Of the many biometric measurements, fingerprints are probably the most used, especially in smartphones as a substitute for passwords. As for the face recognition system, many people feel that it is unnecessary and even violates privacy. With the outbreak of covid-19, governments have taken severe measures to track people's movements to prevent the spread of the pandemic. For example, restaurants, supermarkets, and convenience stores have implemented temperature measurements and QR code verification scanners. As international travel restrictions are relaxed and the number of tourists going abroad surges, airports have installed facial recognition systems for passengers to save time and speed up processing. In this situation, are consumers embracing the technology for its convenience? Or boycott it out of privacy concerns? This study aims to investigate consumers’ willingness to use facial recognition systems and their influencing factors to answer the above questions. The technology acceptance model (TAM) and theory of planned behavior (TPB) were adopted as theoretical underpinnings. Some influential factors, including perceived playfulness, perceived security, and innovation were also incorporated based on the literature. A questionnaire survey was used as the research method and structural equation modeling was employed to analyze the empirical data (302 valid questionnaires). The findings suggest that consumers’ perceived security has the greatest impact on attitudes toward facial recognition systems, followed by perceived playfulness and usefulness. In terms of intention to use a facial recognition system, innovation had the largest influence, followed by attitude and subjective norms.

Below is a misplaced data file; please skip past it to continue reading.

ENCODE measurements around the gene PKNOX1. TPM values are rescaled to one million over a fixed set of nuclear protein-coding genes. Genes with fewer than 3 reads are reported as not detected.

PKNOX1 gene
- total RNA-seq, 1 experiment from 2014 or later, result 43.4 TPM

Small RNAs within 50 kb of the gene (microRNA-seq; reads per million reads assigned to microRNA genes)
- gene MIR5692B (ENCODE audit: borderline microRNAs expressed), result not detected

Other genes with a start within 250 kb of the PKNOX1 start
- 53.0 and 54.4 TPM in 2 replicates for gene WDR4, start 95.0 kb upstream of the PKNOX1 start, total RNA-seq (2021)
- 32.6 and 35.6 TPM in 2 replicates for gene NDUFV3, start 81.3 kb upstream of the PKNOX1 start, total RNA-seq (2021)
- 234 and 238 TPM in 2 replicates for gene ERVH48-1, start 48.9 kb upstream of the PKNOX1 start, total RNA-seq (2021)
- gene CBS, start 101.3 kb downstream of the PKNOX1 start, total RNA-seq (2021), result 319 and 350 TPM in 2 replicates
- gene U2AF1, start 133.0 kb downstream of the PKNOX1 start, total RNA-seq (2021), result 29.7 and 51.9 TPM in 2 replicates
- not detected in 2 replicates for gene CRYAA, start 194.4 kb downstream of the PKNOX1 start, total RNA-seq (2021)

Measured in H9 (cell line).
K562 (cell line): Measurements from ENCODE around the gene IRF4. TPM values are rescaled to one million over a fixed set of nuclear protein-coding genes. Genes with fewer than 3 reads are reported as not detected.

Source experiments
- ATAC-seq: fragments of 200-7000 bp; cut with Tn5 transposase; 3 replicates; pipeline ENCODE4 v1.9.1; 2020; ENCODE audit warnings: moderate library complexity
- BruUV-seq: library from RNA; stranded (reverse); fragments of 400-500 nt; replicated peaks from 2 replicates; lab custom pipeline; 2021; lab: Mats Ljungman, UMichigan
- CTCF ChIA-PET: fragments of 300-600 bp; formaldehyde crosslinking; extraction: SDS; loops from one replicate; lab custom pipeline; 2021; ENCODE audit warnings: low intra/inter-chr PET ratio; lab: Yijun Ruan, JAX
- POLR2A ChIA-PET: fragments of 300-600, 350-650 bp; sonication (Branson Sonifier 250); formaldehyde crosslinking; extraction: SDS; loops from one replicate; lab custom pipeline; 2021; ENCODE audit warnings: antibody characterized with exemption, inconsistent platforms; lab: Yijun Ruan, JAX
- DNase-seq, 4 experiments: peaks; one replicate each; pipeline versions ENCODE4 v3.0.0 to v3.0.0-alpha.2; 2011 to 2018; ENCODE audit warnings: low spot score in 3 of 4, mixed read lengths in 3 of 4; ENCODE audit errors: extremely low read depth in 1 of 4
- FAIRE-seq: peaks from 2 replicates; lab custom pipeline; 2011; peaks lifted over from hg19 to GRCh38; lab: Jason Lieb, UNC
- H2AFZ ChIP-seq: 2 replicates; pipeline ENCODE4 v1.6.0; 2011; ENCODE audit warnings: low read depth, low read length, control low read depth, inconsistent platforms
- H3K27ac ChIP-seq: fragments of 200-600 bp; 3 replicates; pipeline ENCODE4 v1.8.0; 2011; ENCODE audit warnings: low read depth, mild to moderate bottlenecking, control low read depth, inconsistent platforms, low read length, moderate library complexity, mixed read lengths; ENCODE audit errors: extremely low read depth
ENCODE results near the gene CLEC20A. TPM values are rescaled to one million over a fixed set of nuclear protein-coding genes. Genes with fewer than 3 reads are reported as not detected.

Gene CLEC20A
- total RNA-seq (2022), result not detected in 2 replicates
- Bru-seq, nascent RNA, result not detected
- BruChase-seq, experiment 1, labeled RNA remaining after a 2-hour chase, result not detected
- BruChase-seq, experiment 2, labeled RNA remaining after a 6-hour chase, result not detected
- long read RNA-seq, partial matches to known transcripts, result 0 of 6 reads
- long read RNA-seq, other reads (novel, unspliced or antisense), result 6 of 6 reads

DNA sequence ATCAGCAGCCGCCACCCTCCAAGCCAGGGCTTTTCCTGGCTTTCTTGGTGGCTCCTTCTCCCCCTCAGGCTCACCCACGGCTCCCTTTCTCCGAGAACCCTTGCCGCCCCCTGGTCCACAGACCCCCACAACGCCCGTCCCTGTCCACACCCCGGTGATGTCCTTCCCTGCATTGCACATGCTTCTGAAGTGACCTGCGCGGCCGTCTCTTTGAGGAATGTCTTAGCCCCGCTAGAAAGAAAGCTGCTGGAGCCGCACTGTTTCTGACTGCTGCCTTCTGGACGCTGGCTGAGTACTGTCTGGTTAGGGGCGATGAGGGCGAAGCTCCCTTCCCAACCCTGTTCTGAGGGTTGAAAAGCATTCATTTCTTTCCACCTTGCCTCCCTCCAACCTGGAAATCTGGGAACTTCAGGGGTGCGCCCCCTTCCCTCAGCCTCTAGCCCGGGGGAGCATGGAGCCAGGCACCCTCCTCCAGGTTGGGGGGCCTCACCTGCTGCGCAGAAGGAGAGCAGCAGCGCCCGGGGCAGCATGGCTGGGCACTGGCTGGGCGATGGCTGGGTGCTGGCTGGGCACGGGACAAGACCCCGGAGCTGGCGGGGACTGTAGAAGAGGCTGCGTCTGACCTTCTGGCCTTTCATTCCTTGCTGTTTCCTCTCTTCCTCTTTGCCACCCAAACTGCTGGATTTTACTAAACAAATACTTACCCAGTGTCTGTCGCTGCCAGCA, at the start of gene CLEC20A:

Chun-Hua Hsiao, Kainan University, Taiwan
Kai-Yu Tang, National Chung Hsing University, Taiwan
About the Presenter(s)
Chun‐Hua Hsiao is a Professor of marketing at Kainan University. Her research interests include technology adoption, consumer behavior, mobile commerce, and gamification.
Kai‐Yu Tang is an Assistant Professor at the Graduate Institute of Library & Information Science, National Chung Hsing University, Taiwan. His research interests include mobile commerce, social network analysis, and computational thinking.
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